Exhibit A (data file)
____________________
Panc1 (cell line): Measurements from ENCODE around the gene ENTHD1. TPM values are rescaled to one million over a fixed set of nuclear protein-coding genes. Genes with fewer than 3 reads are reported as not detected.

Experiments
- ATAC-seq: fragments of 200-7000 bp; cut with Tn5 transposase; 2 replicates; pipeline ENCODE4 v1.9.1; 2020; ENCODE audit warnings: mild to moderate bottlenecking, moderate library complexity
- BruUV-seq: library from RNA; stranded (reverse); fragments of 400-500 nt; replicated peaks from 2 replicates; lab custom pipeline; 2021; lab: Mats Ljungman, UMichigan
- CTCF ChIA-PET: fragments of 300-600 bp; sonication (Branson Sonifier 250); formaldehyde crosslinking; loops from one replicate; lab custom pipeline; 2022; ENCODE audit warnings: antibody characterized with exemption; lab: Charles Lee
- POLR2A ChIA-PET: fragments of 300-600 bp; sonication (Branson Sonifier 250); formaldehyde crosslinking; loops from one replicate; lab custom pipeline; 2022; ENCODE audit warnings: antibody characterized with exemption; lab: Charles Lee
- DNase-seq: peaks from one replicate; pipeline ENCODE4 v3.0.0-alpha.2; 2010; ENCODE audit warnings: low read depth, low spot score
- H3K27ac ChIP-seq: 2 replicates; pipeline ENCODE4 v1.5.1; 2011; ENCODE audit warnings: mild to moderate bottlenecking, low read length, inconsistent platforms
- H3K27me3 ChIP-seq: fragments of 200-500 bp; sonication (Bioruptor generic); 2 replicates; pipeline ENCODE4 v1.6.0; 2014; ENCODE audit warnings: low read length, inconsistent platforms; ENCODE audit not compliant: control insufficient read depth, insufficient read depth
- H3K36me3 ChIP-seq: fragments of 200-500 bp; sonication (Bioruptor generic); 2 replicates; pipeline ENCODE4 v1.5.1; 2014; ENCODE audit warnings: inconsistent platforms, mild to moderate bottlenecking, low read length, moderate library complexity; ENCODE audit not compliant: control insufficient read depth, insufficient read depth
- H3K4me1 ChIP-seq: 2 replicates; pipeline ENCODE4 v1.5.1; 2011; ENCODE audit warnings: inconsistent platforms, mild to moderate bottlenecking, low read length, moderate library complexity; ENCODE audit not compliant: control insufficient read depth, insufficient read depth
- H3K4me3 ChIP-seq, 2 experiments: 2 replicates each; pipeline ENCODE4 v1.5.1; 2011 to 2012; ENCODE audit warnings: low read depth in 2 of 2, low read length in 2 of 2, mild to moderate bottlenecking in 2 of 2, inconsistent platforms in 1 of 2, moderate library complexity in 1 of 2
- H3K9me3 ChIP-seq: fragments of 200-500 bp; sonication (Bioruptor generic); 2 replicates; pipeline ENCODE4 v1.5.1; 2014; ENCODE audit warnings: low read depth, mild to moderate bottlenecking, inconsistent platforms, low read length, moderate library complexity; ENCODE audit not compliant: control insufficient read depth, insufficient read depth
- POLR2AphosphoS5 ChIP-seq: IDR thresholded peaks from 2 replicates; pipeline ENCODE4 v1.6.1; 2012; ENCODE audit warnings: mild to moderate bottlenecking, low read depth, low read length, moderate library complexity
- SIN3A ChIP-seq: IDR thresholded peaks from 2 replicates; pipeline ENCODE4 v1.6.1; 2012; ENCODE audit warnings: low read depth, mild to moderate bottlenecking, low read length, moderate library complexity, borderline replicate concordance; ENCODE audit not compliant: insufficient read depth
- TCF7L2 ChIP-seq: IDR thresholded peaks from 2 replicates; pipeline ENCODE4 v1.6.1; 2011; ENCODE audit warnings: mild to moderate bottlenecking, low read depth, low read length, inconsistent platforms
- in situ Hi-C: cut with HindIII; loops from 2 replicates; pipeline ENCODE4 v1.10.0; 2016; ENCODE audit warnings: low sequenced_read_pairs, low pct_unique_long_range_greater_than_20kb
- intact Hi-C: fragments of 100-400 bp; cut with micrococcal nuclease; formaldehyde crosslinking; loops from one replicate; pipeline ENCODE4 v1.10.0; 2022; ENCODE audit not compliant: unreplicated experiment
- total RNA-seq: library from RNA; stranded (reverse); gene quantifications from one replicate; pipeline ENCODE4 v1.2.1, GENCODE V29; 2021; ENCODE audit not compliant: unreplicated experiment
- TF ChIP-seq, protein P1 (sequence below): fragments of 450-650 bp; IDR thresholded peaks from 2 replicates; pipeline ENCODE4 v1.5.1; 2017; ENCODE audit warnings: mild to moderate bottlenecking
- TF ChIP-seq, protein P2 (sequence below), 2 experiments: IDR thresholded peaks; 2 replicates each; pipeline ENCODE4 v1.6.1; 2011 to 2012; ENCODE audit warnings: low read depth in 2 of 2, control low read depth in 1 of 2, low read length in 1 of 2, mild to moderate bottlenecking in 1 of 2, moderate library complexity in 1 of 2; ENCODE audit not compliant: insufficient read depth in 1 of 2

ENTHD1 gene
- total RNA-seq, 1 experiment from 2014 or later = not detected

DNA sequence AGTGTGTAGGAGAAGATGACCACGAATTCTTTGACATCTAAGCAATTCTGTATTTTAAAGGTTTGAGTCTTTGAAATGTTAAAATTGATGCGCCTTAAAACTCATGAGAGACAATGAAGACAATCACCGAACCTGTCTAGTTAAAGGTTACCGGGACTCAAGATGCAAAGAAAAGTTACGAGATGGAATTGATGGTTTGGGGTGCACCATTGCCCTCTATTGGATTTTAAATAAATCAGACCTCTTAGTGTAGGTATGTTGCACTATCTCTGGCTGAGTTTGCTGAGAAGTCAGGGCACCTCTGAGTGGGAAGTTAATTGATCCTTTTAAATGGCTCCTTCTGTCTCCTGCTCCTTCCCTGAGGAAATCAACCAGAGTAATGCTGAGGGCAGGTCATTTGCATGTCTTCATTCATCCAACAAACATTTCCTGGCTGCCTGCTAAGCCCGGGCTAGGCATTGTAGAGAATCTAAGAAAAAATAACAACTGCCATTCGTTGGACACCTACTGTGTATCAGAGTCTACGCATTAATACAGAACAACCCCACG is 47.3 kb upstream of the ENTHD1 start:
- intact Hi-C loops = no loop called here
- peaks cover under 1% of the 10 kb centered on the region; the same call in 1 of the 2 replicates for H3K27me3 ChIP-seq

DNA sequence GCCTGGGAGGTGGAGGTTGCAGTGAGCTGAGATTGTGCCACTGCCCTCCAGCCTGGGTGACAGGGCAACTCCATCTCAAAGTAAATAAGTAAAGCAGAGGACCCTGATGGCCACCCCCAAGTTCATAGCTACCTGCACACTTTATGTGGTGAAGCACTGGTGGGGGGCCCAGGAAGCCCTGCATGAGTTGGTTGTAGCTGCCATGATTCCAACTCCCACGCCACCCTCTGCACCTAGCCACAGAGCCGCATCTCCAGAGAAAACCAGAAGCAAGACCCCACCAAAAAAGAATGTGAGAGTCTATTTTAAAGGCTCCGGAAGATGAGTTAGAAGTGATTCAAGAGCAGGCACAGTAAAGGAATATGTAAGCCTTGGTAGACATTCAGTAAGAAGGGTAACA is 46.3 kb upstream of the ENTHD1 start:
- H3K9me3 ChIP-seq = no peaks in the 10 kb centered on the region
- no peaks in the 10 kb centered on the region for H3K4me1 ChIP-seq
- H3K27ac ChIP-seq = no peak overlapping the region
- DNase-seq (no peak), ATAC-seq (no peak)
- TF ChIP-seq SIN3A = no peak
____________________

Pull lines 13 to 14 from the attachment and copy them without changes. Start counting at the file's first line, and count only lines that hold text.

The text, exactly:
- H3K9me3 ChIP-seq: fragments of 200-500 bp; sonication (Bioruptor generic); 2 replicates; pipeline ENCODE4 v1.5.1; 2014; ENCODE audit warnings: low read depth, mild to moderate bottlenecking, inconsistent platforms, low read length, moderate library complexity; ENCODE audit not compliant: control insufficient read depth, insufficient read depth
- POLR2AphosphoS5 ChIP-seq: IDR thresholded peaks from 2 replicates; pipeline ENCODE4 v1.6.1; 2012; ENCODE audit warnings: mild to moderate bottlenecking, low read depth, low read length, moderate library complexity